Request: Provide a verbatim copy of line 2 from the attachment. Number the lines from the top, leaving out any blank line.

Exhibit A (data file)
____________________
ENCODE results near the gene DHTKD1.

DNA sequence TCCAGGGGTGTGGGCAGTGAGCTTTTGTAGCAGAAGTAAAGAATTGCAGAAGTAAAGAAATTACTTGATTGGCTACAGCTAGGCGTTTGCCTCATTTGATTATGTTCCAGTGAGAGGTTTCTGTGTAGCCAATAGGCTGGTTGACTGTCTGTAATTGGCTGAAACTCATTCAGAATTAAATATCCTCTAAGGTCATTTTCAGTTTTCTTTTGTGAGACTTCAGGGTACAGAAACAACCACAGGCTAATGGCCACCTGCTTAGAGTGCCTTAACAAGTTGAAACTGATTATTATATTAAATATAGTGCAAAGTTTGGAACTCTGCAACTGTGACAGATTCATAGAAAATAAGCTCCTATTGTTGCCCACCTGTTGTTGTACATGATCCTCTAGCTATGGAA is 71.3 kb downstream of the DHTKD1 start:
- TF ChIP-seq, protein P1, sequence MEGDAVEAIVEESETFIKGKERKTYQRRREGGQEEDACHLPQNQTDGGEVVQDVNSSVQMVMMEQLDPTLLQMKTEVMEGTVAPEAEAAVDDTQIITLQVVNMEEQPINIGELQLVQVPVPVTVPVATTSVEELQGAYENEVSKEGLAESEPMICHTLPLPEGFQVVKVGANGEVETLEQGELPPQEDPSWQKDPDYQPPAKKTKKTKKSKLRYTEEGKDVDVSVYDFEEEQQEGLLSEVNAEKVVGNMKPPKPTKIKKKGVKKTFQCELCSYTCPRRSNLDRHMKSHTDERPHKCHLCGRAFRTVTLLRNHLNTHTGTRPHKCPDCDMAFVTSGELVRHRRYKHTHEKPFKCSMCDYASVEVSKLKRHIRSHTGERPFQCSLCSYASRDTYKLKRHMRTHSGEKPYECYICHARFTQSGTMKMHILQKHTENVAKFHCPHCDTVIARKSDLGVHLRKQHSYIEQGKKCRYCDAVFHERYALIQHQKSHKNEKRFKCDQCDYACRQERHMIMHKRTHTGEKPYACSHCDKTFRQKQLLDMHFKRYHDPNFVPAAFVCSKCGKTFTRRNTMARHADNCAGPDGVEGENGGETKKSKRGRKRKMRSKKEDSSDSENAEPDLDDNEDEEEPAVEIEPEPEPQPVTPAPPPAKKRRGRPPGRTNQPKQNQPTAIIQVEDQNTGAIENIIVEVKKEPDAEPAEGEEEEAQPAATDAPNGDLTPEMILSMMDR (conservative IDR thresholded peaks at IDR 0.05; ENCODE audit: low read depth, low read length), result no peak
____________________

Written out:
DNA sequence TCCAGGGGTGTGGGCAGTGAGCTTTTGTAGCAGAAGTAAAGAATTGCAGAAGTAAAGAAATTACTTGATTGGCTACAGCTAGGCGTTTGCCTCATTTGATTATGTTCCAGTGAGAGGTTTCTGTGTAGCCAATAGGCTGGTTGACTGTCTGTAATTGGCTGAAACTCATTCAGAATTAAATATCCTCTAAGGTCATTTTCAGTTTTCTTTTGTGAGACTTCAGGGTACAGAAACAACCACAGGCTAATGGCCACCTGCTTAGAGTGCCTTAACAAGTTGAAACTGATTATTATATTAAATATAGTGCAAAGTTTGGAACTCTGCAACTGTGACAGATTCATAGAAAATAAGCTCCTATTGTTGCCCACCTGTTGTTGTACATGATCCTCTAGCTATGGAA is 71.3 kb downstream of the DHTKD1 start: